SOS: The creepy clown craze has swept Australia. And there is a solid theory why.

Coulrophobics, you might want to stay indoors for a while. You know those utterly disturbing clown sightings that have been happening in the US lately?

Well, they’ve made it Down Under.

Victoria Police have been forced to issue warnings, following numerous reports of people in clown costumes terrifying members of the public.

“The clown purge appears to be a copycat of incidents being seen in the USA recently,” read a statement posted to social media.

“Any intimidating and threatening as well as anti-social behaviours will not be tolerated and will be investigated by Police.”

A costumed man spotted in Mandurah, WA. Image: Facebook - Mandurah Clown Sightings.

Dozens of dedicated social media accounts have sprung up to catalogue sightings of the menacing Bozos.

A quick scroll through a Facebook page called Clown Sightings Australia (which already has close to 5000 followers), reveals images of costumed people allegedly snapped on the streets of Sydney, Melbourne, south east Queensland and Western Australia.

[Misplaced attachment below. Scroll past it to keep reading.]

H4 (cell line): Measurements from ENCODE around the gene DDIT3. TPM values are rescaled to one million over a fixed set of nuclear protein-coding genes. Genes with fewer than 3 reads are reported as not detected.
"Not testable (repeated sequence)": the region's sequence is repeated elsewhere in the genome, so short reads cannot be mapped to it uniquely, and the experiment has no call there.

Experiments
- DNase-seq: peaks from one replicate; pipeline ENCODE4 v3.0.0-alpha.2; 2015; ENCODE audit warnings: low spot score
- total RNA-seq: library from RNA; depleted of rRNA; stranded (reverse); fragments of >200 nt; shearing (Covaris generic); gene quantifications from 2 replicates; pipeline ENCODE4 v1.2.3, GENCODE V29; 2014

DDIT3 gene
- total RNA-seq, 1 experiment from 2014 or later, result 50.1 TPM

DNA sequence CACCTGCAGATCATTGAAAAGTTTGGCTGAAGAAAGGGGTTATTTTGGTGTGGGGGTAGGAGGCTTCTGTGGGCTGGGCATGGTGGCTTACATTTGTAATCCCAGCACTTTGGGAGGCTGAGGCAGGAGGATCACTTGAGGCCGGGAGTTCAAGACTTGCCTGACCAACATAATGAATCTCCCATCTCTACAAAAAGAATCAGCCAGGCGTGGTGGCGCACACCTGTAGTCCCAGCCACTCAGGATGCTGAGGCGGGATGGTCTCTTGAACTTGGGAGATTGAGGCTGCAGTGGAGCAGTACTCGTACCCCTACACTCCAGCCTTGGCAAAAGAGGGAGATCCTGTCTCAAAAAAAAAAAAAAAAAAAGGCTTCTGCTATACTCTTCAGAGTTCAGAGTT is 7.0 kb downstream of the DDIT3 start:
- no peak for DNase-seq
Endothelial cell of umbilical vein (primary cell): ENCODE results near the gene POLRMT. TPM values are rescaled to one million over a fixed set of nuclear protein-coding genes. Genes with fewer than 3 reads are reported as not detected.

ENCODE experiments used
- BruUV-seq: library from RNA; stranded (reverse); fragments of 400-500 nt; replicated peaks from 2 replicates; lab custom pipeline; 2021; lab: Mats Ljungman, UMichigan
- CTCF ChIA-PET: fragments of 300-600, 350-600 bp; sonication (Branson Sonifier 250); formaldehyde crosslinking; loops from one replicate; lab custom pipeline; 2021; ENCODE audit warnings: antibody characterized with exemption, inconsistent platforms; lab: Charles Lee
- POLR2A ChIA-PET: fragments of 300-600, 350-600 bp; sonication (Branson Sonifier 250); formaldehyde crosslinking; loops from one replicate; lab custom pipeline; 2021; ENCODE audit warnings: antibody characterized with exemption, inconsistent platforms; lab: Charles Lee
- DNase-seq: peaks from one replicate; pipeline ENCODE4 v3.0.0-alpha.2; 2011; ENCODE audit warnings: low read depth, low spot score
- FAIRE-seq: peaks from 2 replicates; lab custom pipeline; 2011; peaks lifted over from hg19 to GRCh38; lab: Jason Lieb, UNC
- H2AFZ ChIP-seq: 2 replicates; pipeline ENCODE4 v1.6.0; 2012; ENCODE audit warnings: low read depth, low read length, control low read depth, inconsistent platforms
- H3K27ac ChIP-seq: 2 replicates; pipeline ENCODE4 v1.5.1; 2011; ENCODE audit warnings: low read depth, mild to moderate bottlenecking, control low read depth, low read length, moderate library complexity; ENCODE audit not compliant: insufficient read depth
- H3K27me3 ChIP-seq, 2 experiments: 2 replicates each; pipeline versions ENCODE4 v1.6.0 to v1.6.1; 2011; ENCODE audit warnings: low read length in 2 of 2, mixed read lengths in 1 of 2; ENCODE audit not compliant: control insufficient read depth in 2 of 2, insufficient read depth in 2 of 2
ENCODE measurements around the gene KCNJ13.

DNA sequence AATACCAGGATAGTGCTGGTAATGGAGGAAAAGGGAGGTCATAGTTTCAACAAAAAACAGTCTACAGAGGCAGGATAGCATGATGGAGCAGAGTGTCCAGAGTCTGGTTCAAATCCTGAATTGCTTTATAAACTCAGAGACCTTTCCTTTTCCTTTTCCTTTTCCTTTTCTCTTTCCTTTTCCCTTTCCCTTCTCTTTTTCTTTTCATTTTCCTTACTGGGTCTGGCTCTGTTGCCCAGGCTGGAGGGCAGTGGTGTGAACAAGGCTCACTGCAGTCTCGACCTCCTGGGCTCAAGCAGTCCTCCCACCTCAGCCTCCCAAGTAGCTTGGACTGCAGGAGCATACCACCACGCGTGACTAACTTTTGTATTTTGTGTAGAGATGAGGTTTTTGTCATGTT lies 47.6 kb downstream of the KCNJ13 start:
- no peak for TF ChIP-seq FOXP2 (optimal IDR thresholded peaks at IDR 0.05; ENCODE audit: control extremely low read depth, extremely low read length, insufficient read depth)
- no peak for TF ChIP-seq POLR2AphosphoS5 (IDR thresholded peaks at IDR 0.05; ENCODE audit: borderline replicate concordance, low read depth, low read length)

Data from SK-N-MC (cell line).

One clown was pictured loitering outside a fast food restaurant in the Campbelltown area of Sydney, while a group of them have reportedly been terrorising shoppers outside supermarkets in Mandura, WA.

A red-headed clown reportedly seen near Frankston High School. Image: Facebook - Clown Sightings Australia.

Meanwhile, one female resident from Warwick, Queensland, says she was chased 500m through the streets by a man in a clown mask.

"Police have been notified," Ebony Perry wrote on Facebook, according to The Sunshine Coast Daily.

"It left me shaking. I couldn't imagine how much it would scare a child."

The sinister craze began in the US state of South Carolina with reports that people dressed in clown costumes were trying to lure children into the woods.

The phenomenon attracted international headlines and sparked minor hysteria across the US, as well as suspected copycat activity in Alabama, Georgia and Pennsylvania.

Even Stephen King, author of It, the horrifying book/movie that is at the root of many people's clown-related fears, has urged poeople to keep calm.

The sightings were even raised during a White House press briefing last week, in which press secretary Josh Earnest said while President Obama hadn't been specifically briefed on the issue, "this is a situation that local law enforcement authorities take quite seriously".

There has been rife speculation the craze is part of a guerilla marketing campaign to promote the upcoming movie release of King's It, which features an evil clown named Pennywise.

So we might be looking at a PR stunt and bored teenage copycats, but - let's be honest - we'd still rather not come across one late at night.